“Simply put, today’s workplace is not designed around today’s worker. Instead, it clings to the 1960s notion of an “ideal worker”—someone who is available to work whenever needed while someone else holds down the fort at home, and who takes little or no time off for childbearing or childrearing. Structuring work in this fashion marginalizes caregivers, men and women alike.” Read more here.
Professor David Levine offered analysis on a proposal before the California Supreme Court to require judges to sever ties with the Boy Scouts, because of the Scouts' rejection of gays and lesbians as troop leaders. The measure has the support of the state's main judicial organization, but there's evidently some opposition in the ranks and charges of “political correctness.”
California's judges haven't been polled on the issue, and Levine told Bob Egelko of the San Francisco Chronicle that the posted comments probably don't reflect the prevailing views on the bench.
"When you're against something, you're more motivated to write," Levine said. Although the Boy Scouts have the right to exclude gays, he said, "we have strong antidiscrimination laws in California, and judges are sworn to uphold them." Read more here.
Sheila Purcell, Director and Clinical Professor, Center for Negotiation and Dispute Resolution, will moderate a panel June 11 for the Peninsula Conflict Resolution Center, "ADRx: Innovations in Reducing and Resolving Conflict in Our Communities."
For 16 years Purcell designed and directed a dispute resolution partnership for the San Mateo Superior Court. She developed ADR programs with the civil, small claims, family, probate, complex litigation and juvenile courts bringing together legal and local communities. For her innovative approaches, she received a California Dispute Resolution Council Founder's Award and special recognition from California's Supreme Court Chief Justice. Click here for more information on the program.
Facebook announced Thursday that it will make it easier for users to share less, changing the default sharing setting for new users to friends only, instead of public, and make it easier for its 1.28 billion existing users to monitor and change their privacy settings.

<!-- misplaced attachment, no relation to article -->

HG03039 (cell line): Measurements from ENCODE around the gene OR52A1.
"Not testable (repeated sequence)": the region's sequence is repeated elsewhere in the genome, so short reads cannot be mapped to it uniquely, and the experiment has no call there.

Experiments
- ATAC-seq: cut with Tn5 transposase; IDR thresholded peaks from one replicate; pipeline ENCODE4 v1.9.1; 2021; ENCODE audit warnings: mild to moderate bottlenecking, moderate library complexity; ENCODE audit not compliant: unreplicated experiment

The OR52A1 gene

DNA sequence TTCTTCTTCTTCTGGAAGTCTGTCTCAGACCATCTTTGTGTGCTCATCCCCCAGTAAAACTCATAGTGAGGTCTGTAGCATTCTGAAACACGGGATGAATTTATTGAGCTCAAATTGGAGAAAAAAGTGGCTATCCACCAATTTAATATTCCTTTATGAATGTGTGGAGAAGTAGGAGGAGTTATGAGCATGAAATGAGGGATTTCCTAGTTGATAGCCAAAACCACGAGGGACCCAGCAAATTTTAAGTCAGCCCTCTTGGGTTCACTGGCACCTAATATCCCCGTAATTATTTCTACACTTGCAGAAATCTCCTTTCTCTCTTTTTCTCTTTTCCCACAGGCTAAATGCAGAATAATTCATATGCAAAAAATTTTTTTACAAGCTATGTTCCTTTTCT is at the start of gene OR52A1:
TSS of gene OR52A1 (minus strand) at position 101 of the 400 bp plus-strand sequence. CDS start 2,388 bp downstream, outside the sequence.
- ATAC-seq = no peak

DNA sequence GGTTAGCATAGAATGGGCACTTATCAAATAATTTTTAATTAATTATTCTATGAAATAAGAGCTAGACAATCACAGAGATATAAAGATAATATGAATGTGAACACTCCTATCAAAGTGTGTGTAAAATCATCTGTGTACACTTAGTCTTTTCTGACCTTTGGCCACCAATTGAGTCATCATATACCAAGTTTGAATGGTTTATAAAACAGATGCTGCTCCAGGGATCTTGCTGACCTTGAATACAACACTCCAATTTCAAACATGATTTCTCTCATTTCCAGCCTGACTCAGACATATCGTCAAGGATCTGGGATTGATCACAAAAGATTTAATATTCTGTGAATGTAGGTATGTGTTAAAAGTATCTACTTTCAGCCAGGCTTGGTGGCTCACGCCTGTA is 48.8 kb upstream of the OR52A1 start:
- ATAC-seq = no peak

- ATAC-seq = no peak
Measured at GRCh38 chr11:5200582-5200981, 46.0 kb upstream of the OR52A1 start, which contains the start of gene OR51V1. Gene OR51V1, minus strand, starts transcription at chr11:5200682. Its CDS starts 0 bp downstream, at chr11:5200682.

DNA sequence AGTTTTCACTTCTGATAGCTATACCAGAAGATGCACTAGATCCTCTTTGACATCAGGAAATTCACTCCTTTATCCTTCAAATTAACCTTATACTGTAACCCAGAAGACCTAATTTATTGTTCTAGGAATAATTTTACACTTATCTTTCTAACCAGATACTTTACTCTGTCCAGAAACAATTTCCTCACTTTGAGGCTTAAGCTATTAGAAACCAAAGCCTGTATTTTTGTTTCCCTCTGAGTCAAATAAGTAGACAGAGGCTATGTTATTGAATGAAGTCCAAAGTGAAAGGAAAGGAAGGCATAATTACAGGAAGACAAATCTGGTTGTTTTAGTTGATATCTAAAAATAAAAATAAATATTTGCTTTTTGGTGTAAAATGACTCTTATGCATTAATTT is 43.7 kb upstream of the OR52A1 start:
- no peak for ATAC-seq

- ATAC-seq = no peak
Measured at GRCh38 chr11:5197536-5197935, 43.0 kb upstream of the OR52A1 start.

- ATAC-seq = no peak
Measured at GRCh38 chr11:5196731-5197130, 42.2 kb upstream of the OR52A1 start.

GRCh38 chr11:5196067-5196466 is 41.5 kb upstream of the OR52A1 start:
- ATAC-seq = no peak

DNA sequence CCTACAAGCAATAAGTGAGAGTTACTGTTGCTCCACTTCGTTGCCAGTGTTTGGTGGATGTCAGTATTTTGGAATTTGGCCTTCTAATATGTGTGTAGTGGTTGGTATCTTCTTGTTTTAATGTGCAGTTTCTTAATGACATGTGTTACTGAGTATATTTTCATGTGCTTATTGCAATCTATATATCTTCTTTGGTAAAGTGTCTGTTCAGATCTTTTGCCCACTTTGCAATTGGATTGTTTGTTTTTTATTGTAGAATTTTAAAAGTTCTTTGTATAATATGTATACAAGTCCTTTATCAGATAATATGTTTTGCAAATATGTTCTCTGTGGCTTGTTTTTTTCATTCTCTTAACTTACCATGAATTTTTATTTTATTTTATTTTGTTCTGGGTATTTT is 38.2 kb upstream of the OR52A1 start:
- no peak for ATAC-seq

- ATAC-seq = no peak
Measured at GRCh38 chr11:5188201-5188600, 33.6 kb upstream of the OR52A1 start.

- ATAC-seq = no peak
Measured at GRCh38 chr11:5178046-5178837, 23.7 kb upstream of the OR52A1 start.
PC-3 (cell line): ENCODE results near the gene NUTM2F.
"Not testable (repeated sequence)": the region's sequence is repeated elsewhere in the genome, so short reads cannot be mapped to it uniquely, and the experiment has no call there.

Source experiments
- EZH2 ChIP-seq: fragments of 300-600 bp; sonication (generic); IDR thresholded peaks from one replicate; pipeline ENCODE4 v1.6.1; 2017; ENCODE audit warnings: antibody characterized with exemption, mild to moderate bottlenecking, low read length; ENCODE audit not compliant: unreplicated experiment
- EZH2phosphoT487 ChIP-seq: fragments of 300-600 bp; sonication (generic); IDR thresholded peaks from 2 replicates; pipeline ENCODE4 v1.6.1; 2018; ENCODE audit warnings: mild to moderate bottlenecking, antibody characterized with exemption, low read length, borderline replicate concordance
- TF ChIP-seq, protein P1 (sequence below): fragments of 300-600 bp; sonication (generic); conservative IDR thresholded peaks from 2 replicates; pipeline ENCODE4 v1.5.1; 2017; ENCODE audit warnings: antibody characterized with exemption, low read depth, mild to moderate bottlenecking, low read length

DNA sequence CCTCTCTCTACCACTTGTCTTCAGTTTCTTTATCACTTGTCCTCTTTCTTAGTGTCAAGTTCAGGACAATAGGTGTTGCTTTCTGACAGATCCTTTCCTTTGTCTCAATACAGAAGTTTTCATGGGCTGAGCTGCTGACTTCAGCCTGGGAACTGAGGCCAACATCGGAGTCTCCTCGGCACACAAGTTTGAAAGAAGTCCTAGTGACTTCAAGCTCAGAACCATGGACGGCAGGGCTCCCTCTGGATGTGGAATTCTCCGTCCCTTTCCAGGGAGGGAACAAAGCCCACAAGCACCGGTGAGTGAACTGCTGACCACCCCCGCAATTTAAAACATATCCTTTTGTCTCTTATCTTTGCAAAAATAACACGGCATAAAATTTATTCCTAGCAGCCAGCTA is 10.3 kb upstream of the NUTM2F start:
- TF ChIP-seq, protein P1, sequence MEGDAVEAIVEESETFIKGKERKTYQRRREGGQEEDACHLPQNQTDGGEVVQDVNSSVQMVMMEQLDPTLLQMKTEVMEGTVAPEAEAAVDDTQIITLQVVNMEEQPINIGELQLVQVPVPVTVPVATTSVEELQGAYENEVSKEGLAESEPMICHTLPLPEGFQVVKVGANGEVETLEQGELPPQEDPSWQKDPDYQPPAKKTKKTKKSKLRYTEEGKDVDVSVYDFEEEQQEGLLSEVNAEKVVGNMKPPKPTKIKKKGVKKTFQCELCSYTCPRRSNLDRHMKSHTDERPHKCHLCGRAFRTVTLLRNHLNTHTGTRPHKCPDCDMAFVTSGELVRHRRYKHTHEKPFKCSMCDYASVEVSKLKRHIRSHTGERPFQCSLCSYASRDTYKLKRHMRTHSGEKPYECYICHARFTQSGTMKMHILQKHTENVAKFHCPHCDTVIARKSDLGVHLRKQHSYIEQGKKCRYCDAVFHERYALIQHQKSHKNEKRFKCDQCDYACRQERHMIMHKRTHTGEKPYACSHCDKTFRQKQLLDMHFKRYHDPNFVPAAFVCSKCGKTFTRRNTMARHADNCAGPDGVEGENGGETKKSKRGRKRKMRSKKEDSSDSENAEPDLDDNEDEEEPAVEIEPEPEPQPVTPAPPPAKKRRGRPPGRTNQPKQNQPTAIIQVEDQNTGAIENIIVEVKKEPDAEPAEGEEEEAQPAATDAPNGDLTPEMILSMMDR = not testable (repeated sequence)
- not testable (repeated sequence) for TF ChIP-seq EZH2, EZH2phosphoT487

Brian Pascal, (@bhpascal) Research Fellow with the Privacy and Technology Project, told the Los Angeles Times the shifts at Facebook are at least partly a reaction to the recent revelations about NSA snooping.
"This is less indicative of a spontaneous shift inside of Facebook and more of Facebook responding to a large shift in public opinion on privacy," Pascal told the Times. "We all care about privacy a lot more these days."
To maintain its popularity, he said, Facebook needs its users to trust the company to protect their data. "If they don't, Facebook can't sell ads."
Among the changes Facebook rolled out are clearer designations on posts about with whom the information is being shared. Read more here.
Adam King ’89 has published his first book, “Idaho Condominiums & Townhomes.”
The Cleantech Open has announced that it will expand into six countries: Armenia, India, Malaysia, Pakistan, South Africa, and Turkey. It intends to support innovation in energy efficiency, renewable energy, waste to energy, and water efficiency in those six nations. The Global Environment Facility (GEF), and the United Nations Industrial Development Organization (UNIDO) are partnering with them on the accelerators.
Cleantech Open is the largest clean tech accelerator in the world. Hundreds of startups have participated in the Cleantech Open, raising about $900 million in the process.
Marc Gottschalk ’91 is one of Cleantech Open’s co-founders. He has been the chief business development officer and general counsel for Proterra Inc. Rebecca Hwang is another co-founder. She also started YouNoodle.com and is an advisor at Stanford University. Read more here.
--May 22, 2014